Virtual gender: How men and women use videogame bodies
Qualitative and quantitative data reveal that residents of virtual worlds have rich expectations for their in-game bodies (avatars), and that these expectations are important to how players respond to the typically hypersexualized bodies produced for most games. This paper argues that players are not a homogenous group in their response to such sexualization, but rather that while some players object to it, others, both male and female, enjoy it. The sexualization of videogame avatars participates in the social construction of gender norms and this process can disenfranchise players, but it also offers many players opportunities reclaim, subvert, and/or transform gender norms and thereby experience feelings of empowerment. As players have varied responses to the sexualization of videogame bodies, game designers need to provide a wide variety of customization options for both male and female bodies; these need not eliminate those currently offered, but should supplement them with other body types.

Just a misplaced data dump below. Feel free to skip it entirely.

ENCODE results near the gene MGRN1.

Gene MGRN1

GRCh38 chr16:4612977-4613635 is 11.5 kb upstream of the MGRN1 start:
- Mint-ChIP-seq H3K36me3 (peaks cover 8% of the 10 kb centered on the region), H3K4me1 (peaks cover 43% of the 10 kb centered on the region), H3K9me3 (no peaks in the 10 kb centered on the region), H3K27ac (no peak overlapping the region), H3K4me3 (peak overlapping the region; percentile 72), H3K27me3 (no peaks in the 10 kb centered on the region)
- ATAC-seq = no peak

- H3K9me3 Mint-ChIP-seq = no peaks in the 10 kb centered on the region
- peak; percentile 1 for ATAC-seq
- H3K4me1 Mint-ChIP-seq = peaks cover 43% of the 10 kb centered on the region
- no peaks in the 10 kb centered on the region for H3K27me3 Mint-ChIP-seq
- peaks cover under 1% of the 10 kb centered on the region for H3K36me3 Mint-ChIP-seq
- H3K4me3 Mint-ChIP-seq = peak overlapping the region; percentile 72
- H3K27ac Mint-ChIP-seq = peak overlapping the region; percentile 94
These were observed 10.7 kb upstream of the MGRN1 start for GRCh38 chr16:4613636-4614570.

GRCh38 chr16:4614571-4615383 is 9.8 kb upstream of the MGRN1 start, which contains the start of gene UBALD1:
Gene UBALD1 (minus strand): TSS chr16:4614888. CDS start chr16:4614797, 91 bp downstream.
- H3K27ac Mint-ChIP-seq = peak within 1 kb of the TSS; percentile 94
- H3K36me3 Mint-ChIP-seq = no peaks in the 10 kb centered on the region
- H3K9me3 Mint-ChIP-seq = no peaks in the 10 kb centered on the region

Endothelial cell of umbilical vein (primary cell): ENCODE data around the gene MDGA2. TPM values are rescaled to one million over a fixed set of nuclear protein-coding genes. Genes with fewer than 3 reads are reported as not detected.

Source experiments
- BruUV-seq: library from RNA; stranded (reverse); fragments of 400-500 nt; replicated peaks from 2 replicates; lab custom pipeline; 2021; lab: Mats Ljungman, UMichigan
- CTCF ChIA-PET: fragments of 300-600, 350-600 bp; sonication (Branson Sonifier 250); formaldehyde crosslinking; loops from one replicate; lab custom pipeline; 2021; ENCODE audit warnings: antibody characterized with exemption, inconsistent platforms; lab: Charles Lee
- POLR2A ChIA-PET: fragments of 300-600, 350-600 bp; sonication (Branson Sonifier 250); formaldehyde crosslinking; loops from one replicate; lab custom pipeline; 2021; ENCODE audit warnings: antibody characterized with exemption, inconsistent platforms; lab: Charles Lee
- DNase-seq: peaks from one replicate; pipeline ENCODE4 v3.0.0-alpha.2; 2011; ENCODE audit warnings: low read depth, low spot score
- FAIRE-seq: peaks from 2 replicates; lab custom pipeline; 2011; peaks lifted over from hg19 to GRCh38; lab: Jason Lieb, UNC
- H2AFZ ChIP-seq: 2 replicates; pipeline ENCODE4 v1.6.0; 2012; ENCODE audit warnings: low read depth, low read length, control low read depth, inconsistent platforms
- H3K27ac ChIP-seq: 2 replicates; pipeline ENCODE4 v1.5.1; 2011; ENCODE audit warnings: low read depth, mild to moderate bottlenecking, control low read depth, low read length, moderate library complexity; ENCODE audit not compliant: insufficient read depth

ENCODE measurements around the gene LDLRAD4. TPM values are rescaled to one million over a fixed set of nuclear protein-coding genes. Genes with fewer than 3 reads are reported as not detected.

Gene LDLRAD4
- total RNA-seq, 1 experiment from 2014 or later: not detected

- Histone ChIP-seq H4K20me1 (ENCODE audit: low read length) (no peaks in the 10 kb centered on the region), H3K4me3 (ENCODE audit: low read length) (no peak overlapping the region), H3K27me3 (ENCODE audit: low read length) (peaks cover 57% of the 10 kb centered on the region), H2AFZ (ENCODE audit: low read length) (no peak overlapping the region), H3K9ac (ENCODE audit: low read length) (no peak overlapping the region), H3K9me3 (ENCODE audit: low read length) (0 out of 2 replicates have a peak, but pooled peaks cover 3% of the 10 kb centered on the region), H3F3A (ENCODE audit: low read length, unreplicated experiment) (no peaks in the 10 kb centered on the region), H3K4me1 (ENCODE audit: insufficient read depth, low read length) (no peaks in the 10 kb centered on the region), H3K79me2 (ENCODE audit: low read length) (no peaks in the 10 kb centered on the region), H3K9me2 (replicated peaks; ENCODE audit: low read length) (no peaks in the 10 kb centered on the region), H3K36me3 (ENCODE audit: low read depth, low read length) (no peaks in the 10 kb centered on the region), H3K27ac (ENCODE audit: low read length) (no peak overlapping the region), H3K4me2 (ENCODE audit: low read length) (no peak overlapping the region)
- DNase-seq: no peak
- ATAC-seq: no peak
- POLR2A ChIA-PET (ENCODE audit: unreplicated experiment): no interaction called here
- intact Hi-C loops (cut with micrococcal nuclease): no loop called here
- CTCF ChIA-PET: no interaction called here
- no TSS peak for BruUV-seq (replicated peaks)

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Document Type: Research Article
Affiliations: Manhattan College
Publication date: September 1, 2013
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- The Journal of Gaming and Virtual Worlds focuses on theoretical and applied, empirical, critical, rhetorical, creative, economic and professional approaches to the study of electronic games across platforms and genres as well as ludic and serious online environments.
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